I was surprised to discover that 10 per cent of all Skoda Octavia's sold are RS sports versions and twenty per cent of Octavia estates sold are of the same calibre. Perhaps it's because the RS offers a bit of the wolf in sheep's clothing experience - the RS is rather an under stated performance car on the outside but when you want to test its credentials with your foot down, you find yourself at 100 KPH in less than eight seconds. 

The revised RS goes on sale in May, starting at €34,450 for the 2.0 litre diesel version producing 184 horse power, a reserve of power that certainly impressed with its torque delivery during a preview test drive. However, the RS is not all about muscle. If Skoda has learned one lesson from its VW parent group and its legendary performance car - the Golf GTI - it is that hot hatchbacks should also have the comforts of their saloon siblings.

And the good thing about the RS is that it is a comfortable car to drive, without any of the suspension harshness and inflexibility with which other hot hatchbacks are invested. It's a pleasant car to drive, is not ostentatious and, most of all, it is practical. And that may be the combination that creates its popularity among a loyal band of fans. You can have some fun and not have to abandon the family to do so. The RS even has the huge boot the Octavia has earned a deserved reputation for.

The standard engine is the standard 2.0 litre diesel from the VW group that has been fitted to many other cars in the group's line-up and for good reason. It is flexible and economical with more than enough horse power on tap. You can have it mated to a six-speed manual or the DSG automatic gearbox, again a common feature in VW group cars. In this case it is very well suited to the diesel option.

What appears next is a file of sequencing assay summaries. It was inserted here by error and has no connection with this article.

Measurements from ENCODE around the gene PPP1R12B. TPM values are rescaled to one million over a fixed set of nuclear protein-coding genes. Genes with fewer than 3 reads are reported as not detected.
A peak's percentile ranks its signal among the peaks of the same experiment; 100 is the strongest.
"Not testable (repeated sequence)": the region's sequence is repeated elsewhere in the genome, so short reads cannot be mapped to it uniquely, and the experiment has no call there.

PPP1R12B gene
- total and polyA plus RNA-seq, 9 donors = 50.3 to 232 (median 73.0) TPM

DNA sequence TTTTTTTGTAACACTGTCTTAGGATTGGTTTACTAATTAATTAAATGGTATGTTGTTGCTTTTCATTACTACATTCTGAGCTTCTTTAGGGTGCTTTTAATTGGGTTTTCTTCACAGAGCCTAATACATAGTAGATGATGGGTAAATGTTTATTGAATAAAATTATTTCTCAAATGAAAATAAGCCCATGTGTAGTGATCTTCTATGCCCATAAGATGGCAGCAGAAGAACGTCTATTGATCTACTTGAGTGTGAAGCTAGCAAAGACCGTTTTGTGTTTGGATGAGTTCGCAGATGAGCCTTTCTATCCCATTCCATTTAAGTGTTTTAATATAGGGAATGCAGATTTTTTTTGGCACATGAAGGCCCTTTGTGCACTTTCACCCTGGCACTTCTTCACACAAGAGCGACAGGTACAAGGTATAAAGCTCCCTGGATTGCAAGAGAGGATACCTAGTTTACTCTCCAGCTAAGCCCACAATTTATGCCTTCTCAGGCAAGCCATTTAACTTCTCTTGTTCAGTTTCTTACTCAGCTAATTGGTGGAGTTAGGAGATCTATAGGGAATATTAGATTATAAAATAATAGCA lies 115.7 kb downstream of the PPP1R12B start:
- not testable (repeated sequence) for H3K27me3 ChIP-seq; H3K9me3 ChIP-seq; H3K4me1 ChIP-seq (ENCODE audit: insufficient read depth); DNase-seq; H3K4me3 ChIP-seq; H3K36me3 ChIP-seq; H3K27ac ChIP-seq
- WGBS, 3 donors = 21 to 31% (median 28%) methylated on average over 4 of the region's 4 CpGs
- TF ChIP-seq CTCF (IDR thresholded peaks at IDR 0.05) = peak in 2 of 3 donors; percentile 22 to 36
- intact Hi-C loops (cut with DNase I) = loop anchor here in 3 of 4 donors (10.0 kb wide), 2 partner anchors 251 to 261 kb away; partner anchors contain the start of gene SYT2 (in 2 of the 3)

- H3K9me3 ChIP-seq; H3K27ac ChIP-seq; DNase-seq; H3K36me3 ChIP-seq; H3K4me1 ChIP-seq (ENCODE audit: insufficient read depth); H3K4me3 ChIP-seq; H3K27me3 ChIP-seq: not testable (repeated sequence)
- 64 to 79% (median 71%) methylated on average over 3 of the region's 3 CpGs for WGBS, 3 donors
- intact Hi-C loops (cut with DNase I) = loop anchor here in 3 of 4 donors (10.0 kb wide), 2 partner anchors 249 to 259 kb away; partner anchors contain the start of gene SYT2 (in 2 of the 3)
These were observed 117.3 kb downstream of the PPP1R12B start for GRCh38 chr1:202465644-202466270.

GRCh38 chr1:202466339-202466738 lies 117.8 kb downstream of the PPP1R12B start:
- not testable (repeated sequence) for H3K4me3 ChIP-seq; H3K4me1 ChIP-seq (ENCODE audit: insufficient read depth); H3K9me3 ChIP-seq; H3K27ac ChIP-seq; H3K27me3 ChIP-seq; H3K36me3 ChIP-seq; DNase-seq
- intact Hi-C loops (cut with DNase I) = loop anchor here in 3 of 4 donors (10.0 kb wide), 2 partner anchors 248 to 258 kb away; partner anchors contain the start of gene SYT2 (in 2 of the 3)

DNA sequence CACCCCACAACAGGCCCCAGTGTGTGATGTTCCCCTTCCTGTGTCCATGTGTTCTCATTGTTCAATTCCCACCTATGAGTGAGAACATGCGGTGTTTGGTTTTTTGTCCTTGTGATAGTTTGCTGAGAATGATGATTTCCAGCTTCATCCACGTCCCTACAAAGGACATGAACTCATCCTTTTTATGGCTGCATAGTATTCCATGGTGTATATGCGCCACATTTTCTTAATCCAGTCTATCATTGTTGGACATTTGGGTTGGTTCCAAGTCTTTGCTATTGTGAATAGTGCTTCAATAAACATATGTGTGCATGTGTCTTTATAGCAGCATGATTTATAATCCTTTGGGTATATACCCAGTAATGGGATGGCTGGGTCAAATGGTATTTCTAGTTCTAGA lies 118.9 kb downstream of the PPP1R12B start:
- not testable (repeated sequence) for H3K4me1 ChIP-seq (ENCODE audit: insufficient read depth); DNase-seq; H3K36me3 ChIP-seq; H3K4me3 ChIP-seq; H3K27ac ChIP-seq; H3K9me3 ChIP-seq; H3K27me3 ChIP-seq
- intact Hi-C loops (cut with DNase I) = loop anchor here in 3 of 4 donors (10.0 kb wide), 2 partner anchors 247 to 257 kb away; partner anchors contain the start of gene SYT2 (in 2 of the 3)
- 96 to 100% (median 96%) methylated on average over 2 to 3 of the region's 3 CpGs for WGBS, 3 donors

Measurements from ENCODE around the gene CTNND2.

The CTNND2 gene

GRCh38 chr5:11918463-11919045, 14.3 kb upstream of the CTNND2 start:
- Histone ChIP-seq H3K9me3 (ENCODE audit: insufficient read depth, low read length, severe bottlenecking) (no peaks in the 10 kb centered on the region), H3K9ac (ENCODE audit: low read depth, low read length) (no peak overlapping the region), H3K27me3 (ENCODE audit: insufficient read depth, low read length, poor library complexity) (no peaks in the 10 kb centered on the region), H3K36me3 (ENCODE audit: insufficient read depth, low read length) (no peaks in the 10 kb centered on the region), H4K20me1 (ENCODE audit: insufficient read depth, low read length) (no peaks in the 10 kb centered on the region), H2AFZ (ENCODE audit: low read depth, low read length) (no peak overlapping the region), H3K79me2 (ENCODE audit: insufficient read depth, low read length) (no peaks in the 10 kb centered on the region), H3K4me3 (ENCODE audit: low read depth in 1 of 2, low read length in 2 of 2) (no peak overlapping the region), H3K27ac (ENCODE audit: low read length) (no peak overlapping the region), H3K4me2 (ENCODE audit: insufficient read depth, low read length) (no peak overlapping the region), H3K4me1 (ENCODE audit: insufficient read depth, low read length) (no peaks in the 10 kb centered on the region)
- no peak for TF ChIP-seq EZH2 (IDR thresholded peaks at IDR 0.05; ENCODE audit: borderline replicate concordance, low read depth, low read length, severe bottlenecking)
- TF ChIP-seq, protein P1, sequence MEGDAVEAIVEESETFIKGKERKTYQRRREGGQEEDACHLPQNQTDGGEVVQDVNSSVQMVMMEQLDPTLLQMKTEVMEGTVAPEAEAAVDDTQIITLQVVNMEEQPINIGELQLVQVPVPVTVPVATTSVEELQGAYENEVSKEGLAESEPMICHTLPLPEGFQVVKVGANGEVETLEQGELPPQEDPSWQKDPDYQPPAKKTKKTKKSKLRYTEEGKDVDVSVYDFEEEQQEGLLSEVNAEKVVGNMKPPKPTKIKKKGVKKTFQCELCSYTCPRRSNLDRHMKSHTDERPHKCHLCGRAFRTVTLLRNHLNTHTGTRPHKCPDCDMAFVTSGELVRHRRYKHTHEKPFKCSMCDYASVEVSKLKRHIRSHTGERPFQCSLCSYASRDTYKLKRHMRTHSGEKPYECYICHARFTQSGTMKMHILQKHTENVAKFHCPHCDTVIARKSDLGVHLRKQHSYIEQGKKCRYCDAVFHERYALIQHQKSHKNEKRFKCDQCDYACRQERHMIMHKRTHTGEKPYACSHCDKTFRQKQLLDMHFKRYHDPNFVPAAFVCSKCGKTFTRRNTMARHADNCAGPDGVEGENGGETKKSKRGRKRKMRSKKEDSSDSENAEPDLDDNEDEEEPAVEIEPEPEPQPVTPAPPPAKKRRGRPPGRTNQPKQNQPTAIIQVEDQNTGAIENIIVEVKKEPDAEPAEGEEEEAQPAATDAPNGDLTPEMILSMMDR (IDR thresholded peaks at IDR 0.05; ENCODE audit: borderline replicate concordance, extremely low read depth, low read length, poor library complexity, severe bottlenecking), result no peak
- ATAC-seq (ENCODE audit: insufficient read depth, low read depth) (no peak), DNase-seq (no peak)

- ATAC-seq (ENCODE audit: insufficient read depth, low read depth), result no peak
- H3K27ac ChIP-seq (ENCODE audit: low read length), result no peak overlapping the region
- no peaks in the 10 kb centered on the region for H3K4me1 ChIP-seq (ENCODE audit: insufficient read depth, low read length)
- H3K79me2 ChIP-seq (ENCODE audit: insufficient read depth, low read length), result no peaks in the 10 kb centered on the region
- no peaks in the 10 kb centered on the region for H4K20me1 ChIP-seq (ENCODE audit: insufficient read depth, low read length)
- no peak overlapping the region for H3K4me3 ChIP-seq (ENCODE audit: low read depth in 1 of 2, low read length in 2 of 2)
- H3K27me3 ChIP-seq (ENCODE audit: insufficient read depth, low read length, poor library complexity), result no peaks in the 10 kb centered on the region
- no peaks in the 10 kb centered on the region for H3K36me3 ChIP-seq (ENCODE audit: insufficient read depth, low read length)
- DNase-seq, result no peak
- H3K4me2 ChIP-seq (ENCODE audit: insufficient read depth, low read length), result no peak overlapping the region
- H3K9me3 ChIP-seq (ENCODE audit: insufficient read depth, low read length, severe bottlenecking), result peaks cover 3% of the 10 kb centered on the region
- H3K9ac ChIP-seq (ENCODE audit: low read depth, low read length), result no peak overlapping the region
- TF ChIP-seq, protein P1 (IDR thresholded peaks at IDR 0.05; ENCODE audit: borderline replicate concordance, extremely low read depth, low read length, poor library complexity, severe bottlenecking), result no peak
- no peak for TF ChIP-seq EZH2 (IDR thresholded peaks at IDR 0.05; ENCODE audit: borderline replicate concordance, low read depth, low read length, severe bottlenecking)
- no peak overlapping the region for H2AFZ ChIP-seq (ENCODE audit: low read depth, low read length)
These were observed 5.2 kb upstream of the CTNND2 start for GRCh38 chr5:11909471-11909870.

There have been other minor changes to things like the front grille, upholstery and instruments - a new 9.2 inch display screen is now standard, for example. Generally speaking 'though you will have to look very closely indeed to spot the changes. Except when it comes to road holding precision of handling. It is very impressive, as you can see from the video, when a real pro gets behind the wheel. This is when you see the combination of power and traction.

Join former Formula 1 driver and two-times Le Mans winner, Hans Joachim Stuck, for a blistering trip on the test track in the new Octavia RS.

One thing that has quite divided RS loyalists is the decision to split the headlight unit that houses the new LED lights. I thought it was quite a bold move and added to the car, while others seem to feel it was the rear rather than the front that needed to be addressed. That is a view I share - the rear could have been made bolder and less boring. It would have created a badly-needed identity push for the RS.

The connectivity word also looms large in the promotional material.  All sorts of information channels are now open but the emergency call function and car locating facility (it will locate the car through your smartphone in a crowded car park, for instance, and let it flash and honk you back to it) only comes as an optional extra.

The drive was'nt long enough to get a real-world fuel consumption return that would test Skoda's frugality claims, so we will have the wait for the full test to see. 

The Scout four wheel drive is very competent at limited off-road tasks.

One other model in the Skoda line-up that has not been a big seller (the Yeti tends to overshadow it) is the four wheel drive version of the Octavia estate, the Scout. It does not really deserve to be so overshadowed because it is a very competent performer for limited off-road requirements - ideal for occasions when towing and extra traction are required, for example. It starts at 35,495 for the 150 horse power 2.0 litre diesel version with a manual gearbox. If you opt for the bigger 184 horse power version you will have to take it with an automatic gearbox.

I took it on a challenging enough off-road course that involved steep and rugged inclines and its traction and ground clearance were both impressive. The bigger Skoda Kodiaq four wheel drive would be better when more demanding. The Scout is a fairly utilitarian prospect and I was taken back to an Audi A4 estate of yore when I looked at its profile. Even on 18 inch wheels it did not command any great road presence. Someone, somewhere decided this was a no-frills workhorse. And that it is.

Below is the full price list for the RS and Scout range. Fuel economy is that claimed by the manufacturer and not a real-world figure.